BRASILIA (Reuters) - Brazil will expand services and step up security at its airports that will see a surge in traffic in June when an estimated 335,000 soccer fans travel to attend Confederations Cup games, aviation authorities said on Thursday.
Civil Aviation Minister Wellington Moreira Franco announced a plan to increase by 77 percent the number of police, customs and immigration officials and airport workers to avoid delays at airports in the six cities hosting the games, plus Sao Paulo’s Guarulhos airport, the country’s largest connections hub.
The June 15-30 tournament is a dress-rehearsal for the 32-nation World Cup next year, which is expected to draw more than half a million soccer fans to Brazil.
The airport plan includes every aspect of air travel, from increasing the number of airplane parking slots to setting air traffic control rules to keep flights flowing on time. It even foresees more toilets at airports, Moreira Franco said.
“This is a warm-up for the World Cup,” Moreira Franco said at a news conference.
Delays in delivering the stadiums to be used in the soccer tournaments are threatening to turn the global sporting events into an international embarrassment for Brazil instead of a chance to showcase its arrival as a major economic power.
The two main Confederations Cup venues, Brasilia’s National Stadium and the iconic Maracana in Rio de Janeiro, are behind schedule two months before the tournament kicks off. The delays have raised concerns about Brazil’s ability to organize the Olympic Games in Rio de Janeiro in 2016.
Other cities staging Confederations Cup games are Belo Horizonte, Ceara, Recife and Salvador.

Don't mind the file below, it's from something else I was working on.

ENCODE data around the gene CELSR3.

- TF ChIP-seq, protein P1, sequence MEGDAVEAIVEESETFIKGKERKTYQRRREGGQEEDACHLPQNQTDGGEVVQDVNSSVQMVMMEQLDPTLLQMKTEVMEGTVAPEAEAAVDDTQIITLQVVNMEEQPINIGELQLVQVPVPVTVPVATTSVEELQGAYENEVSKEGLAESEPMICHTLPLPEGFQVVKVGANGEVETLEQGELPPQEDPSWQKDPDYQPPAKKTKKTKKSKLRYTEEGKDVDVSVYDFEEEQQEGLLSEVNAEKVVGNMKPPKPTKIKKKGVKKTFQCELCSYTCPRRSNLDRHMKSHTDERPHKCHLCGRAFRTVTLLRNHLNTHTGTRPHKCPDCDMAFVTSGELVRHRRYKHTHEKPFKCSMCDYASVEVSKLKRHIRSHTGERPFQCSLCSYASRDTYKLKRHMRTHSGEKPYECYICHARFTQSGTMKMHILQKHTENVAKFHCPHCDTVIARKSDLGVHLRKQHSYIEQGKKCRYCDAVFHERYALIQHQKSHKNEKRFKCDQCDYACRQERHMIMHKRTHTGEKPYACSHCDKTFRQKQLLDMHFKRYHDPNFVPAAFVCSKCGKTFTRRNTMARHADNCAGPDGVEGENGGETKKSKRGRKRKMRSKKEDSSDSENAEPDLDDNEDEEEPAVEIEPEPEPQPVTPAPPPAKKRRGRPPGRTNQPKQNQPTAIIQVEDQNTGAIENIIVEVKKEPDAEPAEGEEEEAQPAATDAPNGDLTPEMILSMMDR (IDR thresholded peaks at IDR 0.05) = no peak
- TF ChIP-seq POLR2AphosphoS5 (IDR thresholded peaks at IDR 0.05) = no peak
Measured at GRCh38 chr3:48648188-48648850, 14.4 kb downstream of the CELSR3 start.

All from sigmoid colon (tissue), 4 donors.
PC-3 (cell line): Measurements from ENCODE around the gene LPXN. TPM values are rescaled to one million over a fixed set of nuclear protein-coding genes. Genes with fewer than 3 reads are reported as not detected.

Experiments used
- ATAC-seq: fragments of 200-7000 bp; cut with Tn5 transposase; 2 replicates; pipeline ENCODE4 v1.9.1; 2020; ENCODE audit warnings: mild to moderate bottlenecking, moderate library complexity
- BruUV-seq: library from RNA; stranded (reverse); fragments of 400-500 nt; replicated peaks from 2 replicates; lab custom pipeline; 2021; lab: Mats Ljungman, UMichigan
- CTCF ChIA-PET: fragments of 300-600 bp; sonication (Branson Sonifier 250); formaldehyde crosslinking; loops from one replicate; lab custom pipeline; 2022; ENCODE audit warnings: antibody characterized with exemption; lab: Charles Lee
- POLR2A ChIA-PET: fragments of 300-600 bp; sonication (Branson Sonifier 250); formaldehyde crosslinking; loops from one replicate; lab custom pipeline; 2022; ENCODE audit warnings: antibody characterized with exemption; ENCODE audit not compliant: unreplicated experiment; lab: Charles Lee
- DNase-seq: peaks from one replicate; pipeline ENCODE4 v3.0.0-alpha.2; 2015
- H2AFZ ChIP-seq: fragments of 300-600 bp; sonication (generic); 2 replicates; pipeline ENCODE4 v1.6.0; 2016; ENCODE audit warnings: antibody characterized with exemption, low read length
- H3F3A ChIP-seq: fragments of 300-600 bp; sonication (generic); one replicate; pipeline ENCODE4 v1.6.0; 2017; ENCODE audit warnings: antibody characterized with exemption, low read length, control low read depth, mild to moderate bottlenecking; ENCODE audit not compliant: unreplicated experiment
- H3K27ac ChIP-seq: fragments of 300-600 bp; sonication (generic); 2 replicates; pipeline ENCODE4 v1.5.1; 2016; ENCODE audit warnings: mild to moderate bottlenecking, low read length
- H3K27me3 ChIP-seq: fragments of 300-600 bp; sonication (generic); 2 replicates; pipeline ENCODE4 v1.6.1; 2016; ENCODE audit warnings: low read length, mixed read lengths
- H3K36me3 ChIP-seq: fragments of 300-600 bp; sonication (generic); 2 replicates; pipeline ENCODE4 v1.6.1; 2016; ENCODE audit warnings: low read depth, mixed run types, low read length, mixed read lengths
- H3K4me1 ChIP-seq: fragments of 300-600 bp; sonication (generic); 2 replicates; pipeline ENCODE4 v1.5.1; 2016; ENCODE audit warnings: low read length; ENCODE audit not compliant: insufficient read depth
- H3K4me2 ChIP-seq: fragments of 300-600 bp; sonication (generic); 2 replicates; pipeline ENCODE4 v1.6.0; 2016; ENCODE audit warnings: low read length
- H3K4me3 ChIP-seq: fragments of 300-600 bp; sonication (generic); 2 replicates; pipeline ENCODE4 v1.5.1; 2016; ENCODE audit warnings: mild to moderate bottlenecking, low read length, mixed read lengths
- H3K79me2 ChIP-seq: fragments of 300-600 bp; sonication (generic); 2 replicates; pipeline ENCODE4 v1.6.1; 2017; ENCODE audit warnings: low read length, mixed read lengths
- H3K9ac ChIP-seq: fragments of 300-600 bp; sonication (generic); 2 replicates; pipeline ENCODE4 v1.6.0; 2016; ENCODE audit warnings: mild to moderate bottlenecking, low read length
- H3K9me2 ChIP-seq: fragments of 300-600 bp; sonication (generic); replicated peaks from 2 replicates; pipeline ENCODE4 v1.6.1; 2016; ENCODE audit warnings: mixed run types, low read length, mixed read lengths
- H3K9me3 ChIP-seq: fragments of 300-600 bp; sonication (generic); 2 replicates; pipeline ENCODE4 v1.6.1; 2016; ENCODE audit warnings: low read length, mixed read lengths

Brazil has been slow to upgrade its inefficient, dilapidated and overcrowded airports which could turn travel to the soccer games into a nightmare. The running of several major airports has been privatized, but work improving them will probably not be completed in time for the World Cup.
Brazil has started beefing up its air defenses ahead of the World Cup to ward off the threat of a terrorist attack during the massive sporting events and during a visit by Pope Francis planned for July.
During the Confederations Cup, the Brazilian Air Force will enforce a 4-nautical mile no-fly zone over the stadiums when games are being played.
For a five-hour period only authorized military, public security and medical aircraft will be allowed to fly there.
“The air force estimates that the risk of a security incident is low, but we will have planes in the air all the time during each game, to enforce the no-fly zone,” said Colonel Ary Bertolino of the Air Force’s air navigation center (CGNA).
Editing by Mohammad Zargham